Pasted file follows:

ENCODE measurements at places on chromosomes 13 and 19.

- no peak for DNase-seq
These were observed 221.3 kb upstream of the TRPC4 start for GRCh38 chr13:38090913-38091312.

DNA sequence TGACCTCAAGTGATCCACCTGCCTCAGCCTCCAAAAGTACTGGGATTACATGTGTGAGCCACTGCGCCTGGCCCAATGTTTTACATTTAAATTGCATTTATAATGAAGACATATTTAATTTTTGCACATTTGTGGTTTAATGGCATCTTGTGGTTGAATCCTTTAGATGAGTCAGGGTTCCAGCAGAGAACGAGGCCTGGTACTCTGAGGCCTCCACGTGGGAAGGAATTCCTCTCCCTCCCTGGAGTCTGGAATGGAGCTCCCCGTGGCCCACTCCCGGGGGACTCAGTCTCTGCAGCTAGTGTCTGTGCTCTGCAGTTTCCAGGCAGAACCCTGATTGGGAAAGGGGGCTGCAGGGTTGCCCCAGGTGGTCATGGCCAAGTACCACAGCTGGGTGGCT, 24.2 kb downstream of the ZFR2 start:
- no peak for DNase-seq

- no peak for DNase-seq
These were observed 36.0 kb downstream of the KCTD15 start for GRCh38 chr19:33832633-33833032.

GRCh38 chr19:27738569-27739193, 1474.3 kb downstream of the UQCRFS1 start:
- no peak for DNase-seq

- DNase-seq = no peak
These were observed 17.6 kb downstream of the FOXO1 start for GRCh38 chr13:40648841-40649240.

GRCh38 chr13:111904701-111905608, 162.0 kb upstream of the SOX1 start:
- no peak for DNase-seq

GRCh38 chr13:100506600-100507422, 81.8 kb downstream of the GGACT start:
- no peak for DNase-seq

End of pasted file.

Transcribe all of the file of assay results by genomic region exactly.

ENCODE measurements at places on chromosomes 13 and 19.

- no peak for DNase-seq
These were observed 221.3 kb upstream of the TRPC4 start for GRCh38 chr13:38090913-38091312.

DNA sequence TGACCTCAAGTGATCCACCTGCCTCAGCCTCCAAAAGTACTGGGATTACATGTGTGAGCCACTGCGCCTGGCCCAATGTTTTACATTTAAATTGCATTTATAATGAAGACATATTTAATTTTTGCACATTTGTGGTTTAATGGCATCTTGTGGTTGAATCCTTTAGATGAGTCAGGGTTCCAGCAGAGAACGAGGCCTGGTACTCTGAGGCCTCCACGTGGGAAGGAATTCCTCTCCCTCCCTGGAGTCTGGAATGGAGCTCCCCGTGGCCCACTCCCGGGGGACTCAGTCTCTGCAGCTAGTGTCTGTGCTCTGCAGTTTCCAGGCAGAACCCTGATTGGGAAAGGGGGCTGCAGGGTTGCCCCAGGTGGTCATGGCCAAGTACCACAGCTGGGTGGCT, 24.2 kb downstream of the ZFR2 start:
- no peak for DNase-seq

- no peak for DNase-seq
These were observed 36.0 kb downstream of the KCTD15 start for GRCh38 chr19:33832633-33833032.

GRCh38 chr19:27738569-27739193, 1474.3 kb downstream of the UQCRFS1 start:
- no peak for DNase-seq

- DNase-seq = no peak
These were observed 17.6 kb downstream of the FOXO1 start for GRCh38 chr13:40648841-40649240.

GRCh38 chr13:111904701-111905608, 162.0 kb upstream of the SOX1 start:
- no peak for DNase-seq

GRCh38 chr13:100506600-100507422, 81.8 kb downstream of the GGACT start:
- no peak for DNase-seq